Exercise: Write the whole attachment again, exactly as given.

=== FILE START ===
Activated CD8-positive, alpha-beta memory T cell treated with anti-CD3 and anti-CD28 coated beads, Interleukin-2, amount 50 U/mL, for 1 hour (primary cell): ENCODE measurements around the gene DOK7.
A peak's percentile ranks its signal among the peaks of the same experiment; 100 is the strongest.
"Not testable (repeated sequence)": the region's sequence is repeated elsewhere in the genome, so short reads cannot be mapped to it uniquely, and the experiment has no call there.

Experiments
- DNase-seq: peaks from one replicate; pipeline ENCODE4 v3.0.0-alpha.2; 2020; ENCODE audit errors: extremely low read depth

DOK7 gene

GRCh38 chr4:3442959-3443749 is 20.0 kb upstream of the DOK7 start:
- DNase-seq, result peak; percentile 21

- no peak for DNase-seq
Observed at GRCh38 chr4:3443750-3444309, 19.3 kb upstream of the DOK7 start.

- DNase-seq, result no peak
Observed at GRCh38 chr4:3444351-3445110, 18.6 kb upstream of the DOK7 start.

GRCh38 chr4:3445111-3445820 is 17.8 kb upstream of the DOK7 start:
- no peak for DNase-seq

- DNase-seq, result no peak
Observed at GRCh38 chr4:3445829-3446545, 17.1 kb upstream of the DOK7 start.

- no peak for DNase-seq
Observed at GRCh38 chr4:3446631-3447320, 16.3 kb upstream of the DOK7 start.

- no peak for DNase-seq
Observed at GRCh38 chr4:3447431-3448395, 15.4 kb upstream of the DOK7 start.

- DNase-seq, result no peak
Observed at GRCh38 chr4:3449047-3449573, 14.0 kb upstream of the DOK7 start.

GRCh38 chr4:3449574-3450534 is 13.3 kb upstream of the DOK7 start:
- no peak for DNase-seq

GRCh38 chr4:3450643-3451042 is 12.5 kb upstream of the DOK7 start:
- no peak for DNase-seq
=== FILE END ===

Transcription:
Activated CD8-positive, alpha-beta memory T cell treated with anti-CD3 and anti-CD28 coated beads, Interleukin-2, amount 50 U/mL, for 1 hour (primary cell): ENCODE measurements around the gene DOK7.
A peak's percentile ranks its signal among the peaks of the same experiment; 100 is the strongest.
"Not testable (repeated sequence)": the region's sequence is repeated elsewhere in the genome, so short reads cannot be mapped to it uniquely, and the experiment has no call there.

Experiments
- DNase-seq: peaks from one replicate; pipeline ENCODE4 v3.0.0-alpha.2; 2020; ENCODE audit errors: extremely low read depth

DOK7 gene

GRCh38 chr4:3442959-3443749 is 20.0 kb upstream of the DOK7 start:
- DNase-seq, result peak; percentile 21

- no peak for DNase-seq
Observed at GRCh38 chr4:3443750-3444309, 19.3 kb upstream of the DOK7 start.

- DNase-seq, result no peak
Observed at GRCh38 chr4:3444351-3445110, 18.6 kb upstream of the DOK7 start.

GRCh38 chr4:3445111-3445820 is 17.8 kb upstream of the DOK7 start:
- no peak for DNase-seq

- DNase-seq, result no peak
Observed at GRCh38 chr4:3445829-3446545, 17.1 kb upstream of the DOK7 start.

- no peak for DNase-seq
Observed at GRCh38 chr4:3446631-3447320, 16.3 kb upstream of the DOK7 start.

- no peak for DNase-seq
Observed at GRCh38 chr4:3447431-3448395, 15.4 kb upstream of the DOK7 start.

- DNase-seq, result no peak
Observed at GRCh38 chr4:3449047-3449573, 14.0 kb upstream of the DOK7 start.

GRCh38 chr4:3449574-3450534 is 13.3 kb upstream of the DOK7 start:
- no peak for DNase-seq

GRCh38 chr4:3450643-3451042 is 12.5 kb upstream of the DOK7 start:
- no peak for DNase-seq